Making My Own Philharmagic

This is a bit of a departure today from our usual hard-hitting news and breathtaking secrets, but today I would like to spend a few moments talking about a serious disorder that affects 9 out of every 10 parkeologists.  It’s called GAS, which doctors inform me stands for Giveit Away Syndrome.

In one sense, it’s very much like OCD.  Going to the parks a lot, you tend to develop your own little ticks and rituals.  This is because you know everything so well.  Rather than being surprised by every little Carnotaurus encounter or remote control stunt car, you can recite entire spiels right down to an exact mimic of the Ghost Host’s laugh.

I mean seriously, are ANY of Jungle Cruise jokes funny to us anymore?  We have not only heard them all, but we can catalog a dozen variations of the joke for each scene in the ride.  The fun for us is not in hearing the joke, but in our ability to guess whether we’ll get the rare “TGIFridays” reference or the more standard “Head Salesman” joke (and since you know exactly what I’m referring to, I diagnose you with a severe case of GAS).

It’s okay to stare, they’ll all get the point in the backside of water.  Or something.

This is clearly a problem.  Even I annoy myself when I find my arms waving as if I’m conducting tonight’s performance of Illuminations:  Reflections of Earth (and if while reading the italics, you added a puff of air at the end as if blowing out a candle, then you have GAS).  Yet sometimes I can’t help it.  I not only know the music, I know which fireworks match which music cues, and doggone it, it looks like magic when I can wave my arms and set off those loud hissing ones!

The parks have become sort of our own little Rocky Horror Picture show.  That’s probably why we get so obsessed over the latest news, even if it’s just moving the plastic tree from one side of the Fantasyland sidewalk to the other.  It’s new, darnit!  Something different than hearing “Caution!  You are approaching the unloading area” for the umpteenth time, or mimicking the hiss of the parking lot tram brakes every time you put your car in Drive (yes, I do this).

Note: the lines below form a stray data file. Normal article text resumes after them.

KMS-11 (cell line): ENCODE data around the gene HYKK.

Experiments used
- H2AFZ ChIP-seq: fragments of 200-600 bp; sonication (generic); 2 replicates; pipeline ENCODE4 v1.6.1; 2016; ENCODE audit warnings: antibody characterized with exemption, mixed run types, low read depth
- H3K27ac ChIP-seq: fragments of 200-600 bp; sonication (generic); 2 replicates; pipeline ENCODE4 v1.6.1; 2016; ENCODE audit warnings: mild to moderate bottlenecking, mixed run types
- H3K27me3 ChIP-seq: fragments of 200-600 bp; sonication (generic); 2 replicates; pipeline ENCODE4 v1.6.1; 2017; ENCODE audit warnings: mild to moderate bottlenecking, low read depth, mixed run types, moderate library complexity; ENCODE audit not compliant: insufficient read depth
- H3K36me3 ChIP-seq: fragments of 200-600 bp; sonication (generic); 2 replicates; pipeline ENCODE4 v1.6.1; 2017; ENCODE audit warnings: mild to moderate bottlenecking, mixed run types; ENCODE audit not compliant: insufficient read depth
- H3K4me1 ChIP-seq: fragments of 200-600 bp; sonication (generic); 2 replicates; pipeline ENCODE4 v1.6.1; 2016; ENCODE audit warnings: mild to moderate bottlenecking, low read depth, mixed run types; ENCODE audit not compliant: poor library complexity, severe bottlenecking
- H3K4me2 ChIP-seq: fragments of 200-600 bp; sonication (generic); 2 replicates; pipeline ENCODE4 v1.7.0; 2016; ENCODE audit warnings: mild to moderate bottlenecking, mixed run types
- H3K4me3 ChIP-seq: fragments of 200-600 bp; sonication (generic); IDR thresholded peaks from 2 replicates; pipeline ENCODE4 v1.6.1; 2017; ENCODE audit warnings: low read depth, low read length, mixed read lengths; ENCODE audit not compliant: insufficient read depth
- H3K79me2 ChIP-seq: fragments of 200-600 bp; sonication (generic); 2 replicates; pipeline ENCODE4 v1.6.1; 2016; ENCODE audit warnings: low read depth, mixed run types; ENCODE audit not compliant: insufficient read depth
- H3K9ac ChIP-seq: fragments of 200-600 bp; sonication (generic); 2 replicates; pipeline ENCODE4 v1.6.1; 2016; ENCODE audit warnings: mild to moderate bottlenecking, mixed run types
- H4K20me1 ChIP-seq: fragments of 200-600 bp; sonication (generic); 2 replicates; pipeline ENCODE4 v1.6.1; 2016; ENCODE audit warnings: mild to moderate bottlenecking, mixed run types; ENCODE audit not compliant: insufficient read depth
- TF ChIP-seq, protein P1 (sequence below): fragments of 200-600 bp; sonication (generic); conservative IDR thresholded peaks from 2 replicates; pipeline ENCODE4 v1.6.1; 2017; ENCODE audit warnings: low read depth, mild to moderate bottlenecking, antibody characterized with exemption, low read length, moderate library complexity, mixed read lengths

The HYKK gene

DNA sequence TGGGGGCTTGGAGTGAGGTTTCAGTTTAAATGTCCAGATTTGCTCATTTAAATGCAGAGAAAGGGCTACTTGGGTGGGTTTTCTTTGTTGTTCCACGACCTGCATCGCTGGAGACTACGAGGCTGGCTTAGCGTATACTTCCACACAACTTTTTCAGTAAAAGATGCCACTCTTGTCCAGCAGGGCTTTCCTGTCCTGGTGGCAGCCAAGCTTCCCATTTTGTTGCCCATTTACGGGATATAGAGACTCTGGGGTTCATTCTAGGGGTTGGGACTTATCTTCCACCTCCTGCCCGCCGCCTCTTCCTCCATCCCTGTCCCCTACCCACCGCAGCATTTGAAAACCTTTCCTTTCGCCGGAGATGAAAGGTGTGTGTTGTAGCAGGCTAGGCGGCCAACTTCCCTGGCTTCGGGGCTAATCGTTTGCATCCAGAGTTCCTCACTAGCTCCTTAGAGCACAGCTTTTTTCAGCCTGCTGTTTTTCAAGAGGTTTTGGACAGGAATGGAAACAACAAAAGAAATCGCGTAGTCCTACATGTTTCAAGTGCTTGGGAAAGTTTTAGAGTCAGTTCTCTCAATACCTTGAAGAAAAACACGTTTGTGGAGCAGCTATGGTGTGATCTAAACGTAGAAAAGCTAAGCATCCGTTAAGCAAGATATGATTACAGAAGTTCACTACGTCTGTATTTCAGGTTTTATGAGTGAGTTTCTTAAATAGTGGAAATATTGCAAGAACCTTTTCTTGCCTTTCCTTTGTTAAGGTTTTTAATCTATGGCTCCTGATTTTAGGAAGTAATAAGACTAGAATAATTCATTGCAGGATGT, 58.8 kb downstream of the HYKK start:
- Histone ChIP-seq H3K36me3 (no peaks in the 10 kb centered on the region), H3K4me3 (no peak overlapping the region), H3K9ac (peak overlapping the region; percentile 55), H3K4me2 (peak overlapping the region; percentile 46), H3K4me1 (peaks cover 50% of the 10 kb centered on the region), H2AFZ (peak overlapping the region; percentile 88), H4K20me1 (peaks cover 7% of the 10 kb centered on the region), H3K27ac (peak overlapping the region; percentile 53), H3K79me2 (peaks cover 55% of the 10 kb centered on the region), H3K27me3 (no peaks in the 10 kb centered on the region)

The beam is clean!  The beam is clean!  How can you normal everyday guests not be thrilled by this?!

At least for the most part, we’re polite about it.  I think WDW fans are a little more reluctant to spoil the show for everyone.  We may be mouthing “Welcome, foolish mortals…” but we’re not yelling it out for everyone in the room.  Disneylanders don’t seem to have the same respect.  A couple years ago, I rode Pirates out there several times during my trip and not a single time did I not have some AP-er yapping through the entire ride.

Furthermore, WDW fans actually will go out of their way to make sure people aren’t missing things.  For instance, there’s a neat little surprise that happens at the end of Mickey’s Philharmagic, where Donald Duck actually gets shot through the back wall.  And if you are bright enough to turn around, you will see his animatronic hindquarters sticking out for a brief moment before he falls into the wall and squawks “Ah, Phooey!”

Raise your hand if you turn around and look at it every time — not because you necessarily enjoy watching, but because you want to alert the newbies around you that there’s something back there that they don’t want to miss.  Uh huh, that’s what I thought.

Bonus points if you reach out for Donald when he calls “Help me, help me, help me!”   Yeah, you’ve done it.

Ditto the Swedish Chef in MuppetVision.  And how many of us like to innocently pull that rope outside Indiana Jones Epic Stunt Spectacular, but only if there’s other guests around?  I’m guilty of it.